Cavalier swimmer goes the distance
Southern Lee student Eli Brightbill is a five-year veteran of open water swimming. Earlier this month, Brightbill won the gold medal in his division, men's 17-18-year-olds, and finished fourth place overall in the 5K race at the Georgia State Games.
Brightbill is driven by the physical and mental challenges of the grueling, long-distance sport. He talks about swimming five kilometers in an hour, 21 minutes and 20 seconds matter-of-factly, even when it's about part of the sport which is more testing than a swimmer's time or final place.
In the Georgia event, on Lake Allatoona in Acworth, there was one buoy each kilometer - a long distance between each buoy on the course.
"It could be very disorienting," Brightbill said.
It was an example, he said, of the mental trial of open water swimming being more formidable than the strength and stamina of completing such a distance.
"You'd look up and see just this dot in the distance. Then you'd swim what seemed like forever, look up again, and the buoy was still a dot. It didn't seem any closer," he said.
Brightbill, a Sanford Squid in club swimming, a rising senior at Southern Lee and a multiple-time Cape Fear Valley Conference swimming champion - this past winter he won the 200 individual medley and the 500 freestyle, the longest event in high school swimming, started open water swimming five years ago in the North Carolina state championships at Seven Lakes.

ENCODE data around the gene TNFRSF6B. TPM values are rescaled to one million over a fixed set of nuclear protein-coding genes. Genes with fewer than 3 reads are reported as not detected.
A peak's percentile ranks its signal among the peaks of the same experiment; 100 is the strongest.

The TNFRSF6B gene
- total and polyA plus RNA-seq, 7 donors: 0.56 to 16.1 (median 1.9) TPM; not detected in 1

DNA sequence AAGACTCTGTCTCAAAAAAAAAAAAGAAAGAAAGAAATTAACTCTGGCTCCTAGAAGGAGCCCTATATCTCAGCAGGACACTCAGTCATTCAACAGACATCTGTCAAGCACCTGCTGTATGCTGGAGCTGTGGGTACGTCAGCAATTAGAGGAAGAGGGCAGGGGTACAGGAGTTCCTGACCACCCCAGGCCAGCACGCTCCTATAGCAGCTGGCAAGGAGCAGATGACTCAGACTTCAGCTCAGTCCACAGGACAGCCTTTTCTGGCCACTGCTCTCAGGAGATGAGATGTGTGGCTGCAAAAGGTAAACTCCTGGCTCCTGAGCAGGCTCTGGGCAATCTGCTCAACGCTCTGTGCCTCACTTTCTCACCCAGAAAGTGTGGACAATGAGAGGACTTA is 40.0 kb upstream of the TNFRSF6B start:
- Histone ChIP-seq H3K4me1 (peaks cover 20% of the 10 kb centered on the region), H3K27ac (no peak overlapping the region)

Exercise, preparing for the next scholastic season and overcoming everything, from in training to the actual races, keep him going.
"Swimming is a sport which teaches you delayed gratification, that's for sure," he said.
Sprinters, he said, have it hardest in that sense. They train hard for months trying to shave a half-second or second from their personal record. For distance swimmers, at least when the clock is more noticeably whittled away, it provides signs the work is worth it.
Brightbill wants to keep his swimming career going past his Cavalier career into college. He also wants to continue open water swimming for as long as he can.
The gold medal in Georgia makes Brightbill eligible for the National State Games of America next summer in Lincoln, Neb.
In general, progressing in open water swimming is about the individual challenge of longer races and better personal performances, he said.
Brightbill felt the course in Georgia was actually a little longer than five kilometers. Distance doesn't tell the whole story though. Take a 3K - in the Atlantic Ocean.
The current and waves, constantly trying to push a swimmer in toward shore, accidentally getting a mouth full of salt water and the stamina necessary all made it "harder than any 5K I've ever done," Brightbill said.
There's no quitting though, which means you have to keep looking ahead, figuratively and technically.
In a pool, such as in a high school meet, swimmers look and breathe to their side.
"In a lake, you have to look up, look ahead and in front. If not, you can go off course," said Brightbill. Off course means, at best, a swimmer having added distance to cover.
"It's very similar to running a marathon, but I hate running," he said.
Even in the midst of a 5K, some of what enters the mind makes finishing tougher.
"With open water, I'll say this," Brightbill said, "in practically every swim I've ever done, probably halfway through it I think, 'Why? Why am I doing this? This is so stupid. What's the purpose of going through this?'"
"For me," he said, "the sport's about seeing how far you can go."